Covid-19 will probably be similar over the next year or two. Odds are good there won’t be a whole giant pandemic again, but expect lots of little outbreaks. Local ones on the scale of factories or cities. Maybe some on the scale of states or countries or continents. The rules will need constant tweaking. Fasten your seat belts, folks.

Dennis Kolva
Programming Director

Macintosh & ARM (Apr 23)

Bloomberg News reported today that Apple will start using their own A14 ARM chips in new Macintosh models. It will be a gradual transition away from Intel, starting in 2021.  This chip switch has been rumored for years.

Apple is “working on” a way to run current apps on the new chips. It’s almost certain to be similar to previous pivots (68000 to PPC, then PPC to Intel). First, there will be an emulator with mediocre performance. It gradually will get worse, then end after 5 to 7 years.

The future ARM Macs will be better at running iOS apps. That’s great if you want a big-screen, more powerful version of your iPhone or iPad. It’s not so great if you are running current Mac software.

Whether Goldenseal Pro will run on ARM Macs depends on Apple.

      • If they continue long-term support for Cocoa and Objective-C, then we can make it work with another year or two of effort. We’d start that when sure of Apple’s plans, and after the Windows version is done.
      • If Apple unveils something new for developers, then it depends on the details. Could be better, could be worse.
      • If Apple switches entirely to Swift and SwiftUI, there’s no way we can convert our code. After 33 years, it’ll be end of the line for our Mac version.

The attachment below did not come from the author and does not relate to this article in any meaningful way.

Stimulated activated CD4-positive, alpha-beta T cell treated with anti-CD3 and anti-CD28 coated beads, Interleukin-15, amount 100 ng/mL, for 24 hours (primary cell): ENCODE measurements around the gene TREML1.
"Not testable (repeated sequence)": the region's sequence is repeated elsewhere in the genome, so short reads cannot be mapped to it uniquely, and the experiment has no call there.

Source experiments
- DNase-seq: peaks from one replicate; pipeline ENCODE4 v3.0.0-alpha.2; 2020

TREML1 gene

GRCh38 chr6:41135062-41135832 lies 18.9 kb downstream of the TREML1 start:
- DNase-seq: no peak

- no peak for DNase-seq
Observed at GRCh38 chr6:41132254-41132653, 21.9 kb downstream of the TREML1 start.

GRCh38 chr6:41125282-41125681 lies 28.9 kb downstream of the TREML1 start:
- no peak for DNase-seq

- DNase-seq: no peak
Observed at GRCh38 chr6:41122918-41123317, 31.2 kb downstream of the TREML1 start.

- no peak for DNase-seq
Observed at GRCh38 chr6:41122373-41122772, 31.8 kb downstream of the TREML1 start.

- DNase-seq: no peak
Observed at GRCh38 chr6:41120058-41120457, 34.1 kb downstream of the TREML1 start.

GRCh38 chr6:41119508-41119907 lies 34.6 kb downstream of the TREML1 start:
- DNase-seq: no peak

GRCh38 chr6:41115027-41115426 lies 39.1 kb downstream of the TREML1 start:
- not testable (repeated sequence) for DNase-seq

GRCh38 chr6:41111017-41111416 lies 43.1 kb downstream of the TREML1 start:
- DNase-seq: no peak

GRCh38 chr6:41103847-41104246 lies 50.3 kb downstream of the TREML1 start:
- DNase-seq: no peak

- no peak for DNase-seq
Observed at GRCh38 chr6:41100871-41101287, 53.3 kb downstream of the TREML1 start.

• Ditto if Apple sorta supports Cocoa, but are half-assed about it. Cocoa is already a nightmare, and our staff is not eager to go back there. Since this is the likeliest case and Swift-only is 2nd, I’m glad we stopped work when we did. A waste of only 3 years instead of 4 or 5.

To keep current Mac users, Apple will need to support Microsoft Office and Adobe products for sure. Everyone else doesn’t matter very much. Specialty apps like ours don’t matter at all.

So, we just have to wait and see.

Dennis Kolva
Programming Director


More Coronavirus Resources (Apr 21)

As a math nerd, I have a huge crush on Vi Hart. Usually she makes fun math videos, but she just released one that talks about how to unwind from Covid-19. The timeline is probably too optimistic, but otherwise it seems pretty sensible. Political will isn’t there yet to do it nationally, but maybe a few states can start that way.

The founders of Instagram just made a website that tracks RT, the current rate of increase for Covid-19 in each state. If it’s above 1, infections will increase exponentially. If below 1, they’ll decrease. Just one number for each state, with graphs of how it has changed over time.